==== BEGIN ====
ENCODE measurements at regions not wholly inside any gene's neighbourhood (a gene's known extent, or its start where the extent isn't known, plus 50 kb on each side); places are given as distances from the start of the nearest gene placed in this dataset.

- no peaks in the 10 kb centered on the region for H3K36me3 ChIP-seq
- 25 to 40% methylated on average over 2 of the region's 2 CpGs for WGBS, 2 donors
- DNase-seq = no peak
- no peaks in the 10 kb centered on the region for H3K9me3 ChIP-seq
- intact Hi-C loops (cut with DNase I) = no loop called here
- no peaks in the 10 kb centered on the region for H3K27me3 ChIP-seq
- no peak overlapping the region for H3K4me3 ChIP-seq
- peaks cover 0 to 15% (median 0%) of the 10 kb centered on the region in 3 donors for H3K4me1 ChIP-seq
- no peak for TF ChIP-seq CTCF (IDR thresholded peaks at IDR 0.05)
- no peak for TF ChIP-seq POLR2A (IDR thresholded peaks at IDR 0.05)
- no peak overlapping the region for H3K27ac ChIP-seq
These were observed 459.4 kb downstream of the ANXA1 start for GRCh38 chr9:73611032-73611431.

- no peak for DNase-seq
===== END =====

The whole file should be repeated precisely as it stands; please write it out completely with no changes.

ENCODE measurements at regions not wholly inside any gene's neighbourhood (a gene's known extent, or its start where the extent isn't known, plus 50 kb on each side); places are given as distances from the start of the nearest gene placed in this dataset.

- no peaks in the 10 kb centered on the region for H3K36me3 ChIP-seq
- 25 to 40% methylated on average over 2 of the region's 2 CpGs for WGBS, 2 donors
- DNase-seq = no peak
- no peaks in the 10 kb centered on the region for H3K9me3 ChIP-seq
- intact Hi-C loops (cut with DNase I) = no loop called here
- no peaks in the 10 kb centered on the region for H3K27me3 ChIP-seq
- no peak overlapping the region for H3K4me3 ChIP-seq
- peaks cover 0 to 15% (median 0%) of the 10 kb centered on the region in 3 donors for H3K4me1 ChIP-seq
- no peak for TF ChIP-seq CTCF (IDR thresholded peaks at IDR 0.05)
- no peak for TF ChIP-seq POLR2A (IDR thresholded peaks at IDR 0.05)
- no peak overlapping the region for H3K27ac ChIP-seq
These were observed 459.4 kb downstream of the ANXA1 start for GRCh38 chr9:73611032-73611431.

- no peak for DNase-seq